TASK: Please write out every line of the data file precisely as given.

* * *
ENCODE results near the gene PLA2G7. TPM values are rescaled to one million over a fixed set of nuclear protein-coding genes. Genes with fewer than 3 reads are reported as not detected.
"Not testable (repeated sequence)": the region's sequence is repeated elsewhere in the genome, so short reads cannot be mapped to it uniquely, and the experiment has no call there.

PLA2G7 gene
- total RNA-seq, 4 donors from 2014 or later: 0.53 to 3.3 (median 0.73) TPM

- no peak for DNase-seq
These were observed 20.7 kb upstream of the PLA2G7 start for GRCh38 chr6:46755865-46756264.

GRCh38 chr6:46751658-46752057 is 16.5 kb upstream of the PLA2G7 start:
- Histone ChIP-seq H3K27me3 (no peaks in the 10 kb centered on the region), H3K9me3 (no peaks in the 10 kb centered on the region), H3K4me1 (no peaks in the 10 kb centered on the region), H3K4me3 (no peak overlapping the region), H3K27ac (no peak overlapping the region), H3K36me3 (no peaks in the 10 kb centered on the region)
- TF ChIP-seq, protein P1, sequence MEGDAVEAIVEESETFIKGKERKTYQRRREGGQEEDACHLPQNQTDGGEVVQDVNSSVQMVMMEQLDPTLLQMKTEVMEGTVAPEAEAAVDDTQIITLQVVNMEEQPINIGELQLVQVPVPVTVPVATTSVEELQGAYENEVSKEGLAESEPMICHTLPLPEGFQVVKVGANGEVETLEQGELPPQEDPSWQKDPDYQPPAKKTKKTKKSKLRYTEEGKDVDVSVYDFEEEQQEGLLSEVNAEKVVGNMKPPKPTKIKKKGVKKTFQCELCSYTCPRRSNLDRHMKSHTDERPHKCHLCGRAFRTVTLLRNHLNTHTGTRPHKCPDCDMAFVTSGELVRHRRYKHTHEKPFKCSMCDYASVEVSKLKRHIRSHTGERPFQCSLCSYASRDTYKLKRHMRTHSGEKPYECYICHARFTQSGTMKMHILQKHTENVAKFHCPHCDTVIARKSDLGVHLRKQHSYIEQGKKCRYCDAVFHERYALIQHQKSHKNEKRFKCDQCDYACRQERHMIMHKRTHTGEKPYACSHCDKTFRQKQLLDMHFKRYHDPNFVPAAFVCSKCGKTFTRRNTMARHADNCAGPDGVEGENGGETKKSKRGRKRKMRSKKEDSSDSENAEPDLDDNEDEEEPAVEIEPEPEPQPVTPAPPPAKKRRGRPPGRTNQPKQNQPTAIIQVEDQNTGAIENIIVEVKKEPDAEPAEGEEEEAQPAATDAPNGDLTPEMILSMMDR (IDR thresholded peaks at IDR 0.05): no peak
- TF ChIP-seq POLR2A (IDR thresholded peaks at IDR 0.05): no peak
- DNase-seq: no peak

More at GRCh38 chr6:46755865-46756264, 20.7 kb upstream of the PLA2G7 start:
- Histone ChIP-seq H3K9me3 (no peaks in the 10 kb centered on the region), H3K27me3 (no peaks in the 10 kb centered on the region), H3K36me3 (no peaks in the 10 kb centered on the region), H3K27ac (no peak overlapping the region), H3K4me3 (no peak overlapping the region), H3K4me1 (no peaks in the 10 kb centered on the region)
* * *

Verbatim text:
ENCODE results near the gene PLA2G7. TPM values are rescaled to one million over a fixed set of nuclear protein-coding genes. Genes with fewer than 3 reads are reported as not detected.
"Not testable (repeated sequence)": the region's sequence is repeated elsewhere in the genome, so short reads cannot be mapped to it uniquely, and the experiment has no call there.

PLA2G7 gene
- total RNA-seq, 4 donors from 2014 or later: 0.53 to 3.3 (median 0.73) TPM

- no peak for DNase-seq
These were observed 20.7 kb upstream of the PLA2G7 start for GRCh38 chr6:46755865-46756264.

GRCh38 chr6:46751658-46752057 is 16.5 kb upstream of the PLA2G7 start:
- Histone ChIP-seq H3K27me3 (no peaks in the 10 kb centered on the region), H3K9me3 (no peaks in the 10 kb centered on the region), H3K4me1 (no peaks in the 10 kb centered on the region), H3K4me3 (no peak overlapping the region), H3K27ac (no peak overlapping the region), H3K36me3 (no peaks in the 10 kb centered on the region)
- TF ChIP-seq, protein P1, sequence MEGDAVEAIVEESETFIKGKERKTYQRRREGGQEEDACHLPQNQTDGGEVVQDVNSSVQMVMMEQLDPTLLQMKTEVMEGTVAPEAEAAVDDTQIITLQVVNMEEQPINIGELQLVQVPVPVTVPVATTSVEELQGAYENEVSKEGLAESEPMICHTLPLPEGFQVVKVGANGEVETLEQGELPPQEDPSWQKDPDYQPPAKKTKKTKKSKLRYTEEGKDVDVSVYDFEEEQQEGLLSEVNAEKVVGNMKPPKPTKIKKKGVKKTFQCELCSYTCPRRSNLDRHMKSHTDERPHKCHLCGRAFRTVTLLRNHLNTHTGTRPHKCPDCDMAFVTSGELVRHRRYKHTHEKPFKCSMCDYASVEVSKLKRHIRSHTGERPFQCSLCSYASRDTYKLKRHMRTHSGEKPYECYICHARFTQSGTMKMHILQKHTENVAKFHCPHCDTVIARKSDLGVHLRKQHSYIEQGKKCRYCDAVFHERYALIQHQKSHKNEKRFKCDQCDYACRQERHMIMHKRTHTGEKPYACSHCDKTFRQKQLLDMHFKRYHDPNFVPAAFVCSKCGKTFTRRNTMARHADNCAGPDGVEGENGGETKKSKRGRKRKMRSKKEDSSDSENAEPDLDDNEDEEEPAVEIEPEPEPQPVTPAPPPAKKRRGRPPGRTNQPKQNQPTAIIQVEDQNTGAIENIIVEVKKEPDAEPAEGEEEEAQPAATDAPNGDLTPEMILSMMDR (IDR thresholded peaks at IDR 0.05): no peak
- TF ChIP-seq POLR2A (IDR thresholded peaks at IDR 0.05): no peak
- DNase-seq: no peak

More at GRCh38 chr6:46755865-46756264, 20.7 kb upstream of the PLA2G7 start:
- Histone ChIP-seq H3K9me3 (no peaks in the 10 kb centered on the region), H3K27me3 (no peaks in the 10 kb centered on the region), H3K36me3 (no peaks in the 10 kb centered on the region), H3K27ac (no peak overlapping the region), H3K4me3 (no peak overlapping the region), H3K4me1 (no peaks in the 10 kb centered on the region)